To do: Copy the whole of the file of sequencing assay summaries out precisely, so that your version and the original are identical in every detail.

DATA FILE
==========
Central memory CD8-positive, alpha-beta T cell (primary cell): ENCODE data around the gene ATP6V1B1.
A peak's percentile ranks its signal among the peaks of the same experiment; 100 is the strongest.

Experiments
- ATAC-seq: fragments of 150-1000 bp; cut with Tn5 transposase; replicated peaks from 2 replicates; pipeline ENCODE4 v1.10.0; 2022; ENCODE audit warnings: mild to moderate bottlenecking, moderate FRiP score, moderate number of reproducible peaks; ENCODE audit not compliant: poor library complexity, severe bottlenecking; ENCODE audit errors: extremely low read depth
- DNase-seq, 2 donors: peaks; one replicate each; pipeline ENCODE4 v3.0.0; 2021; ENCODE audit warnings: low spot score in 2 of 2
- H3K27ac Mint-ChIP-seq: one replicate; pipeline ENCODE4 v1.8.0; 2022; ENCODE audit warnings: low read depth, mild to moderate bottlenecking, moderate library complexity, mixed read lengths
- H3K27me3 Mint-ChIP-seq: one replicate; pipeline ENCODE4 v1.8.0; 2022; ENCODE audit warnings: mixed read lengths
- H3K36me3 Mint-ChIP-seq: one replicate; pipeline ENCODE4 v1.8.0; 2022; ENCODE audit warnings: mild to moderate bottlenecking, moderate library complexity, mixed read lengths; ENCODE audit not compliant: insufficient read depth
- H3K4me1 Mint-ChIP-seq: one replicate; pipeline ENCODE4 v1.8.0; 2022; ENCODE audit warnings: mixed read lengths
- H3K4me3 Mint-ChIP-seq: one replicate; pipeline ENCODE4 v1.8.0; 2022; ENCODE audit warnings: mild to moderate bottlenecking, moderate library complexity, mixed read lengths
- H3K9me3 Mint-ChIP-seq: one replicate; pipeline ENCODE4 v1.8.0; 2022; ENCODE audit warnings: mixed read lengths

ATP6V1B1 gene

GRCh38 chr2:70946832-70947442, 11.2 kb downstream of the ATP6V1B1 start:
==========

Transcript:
Central memory CD8-positive, alpha-beta T cell (primary cell): ENCODE data around the gene ATP6V1B1.
A peak's percentile ranks its signal among the peaks of the same experiment; 100 is the strongest.

Experiments
- ATAC-seq: fragments of 150-1000 bp; cut with Tn5 transposase; replicated peaks from 2 replicates; pipeline ENCODE4 v1.10.0; 2022; ENCODE audit warnings: mild to moderate bottlenecking, moderate FRiP score, moderate number of reproducible peaks; ENCODE audit not compliant: poor library complexity, severe bottlenecking; ENCODE audit errors: extremely low read depth
- DNase-seq, 2 donors: peaks; one replicate each; pipeline ENCODE4 v3.0.0; 2021; ENCODE audit warnings: low spot score in 2 of 2
- H3K27ac Mint-ChIP-seq: one replicate; pipeline ENCODE4 v1.8.0; 2022; ENCODE audit warnings: low read depth, mild to moderate bottlenecking, moderate library complexity, mixed read lengths
- H3K27me3 Mint-ChIP-seq: one replicate; pipeline ENCODE4 v1.8.0; 2022; ENCODE audit warnings: mixed read lengths
- H3K36me3 Mint-ChIP-seq: one replicate; pipeline ENCODE4 v1.8.0; 2022; ENCODE audit warnings: mild to moderate bottlenecking, moderate library complexity, mixed read lengths; ENCODE audit not compliant: insufficient read depth
- H3K4me1 Mint-ChIP-seq: one replicate; pipeline ENCODE4 v1.8.0; 2022; ENCODE audit warnings: mixed read lengths
- H3K4me3 Mint-ChIP-seq: one replicate; pipeline ENCODE4 v1.8.0; 2022; ENCODE audit warnings: mild to moderate bottlenecking, moderate library complexity, mixed read lengths
- H3K9me3 Mint-ChIP-seq: one replicate; pipeline ENCODE4 v1.8.0; 2022; ENCODE audit warnings: mixed read lengths

ATP6V1B1 gene

GRCh38 chr2:70946832-70947442, 11.2 kb downstream of the ATP6V1B1 start: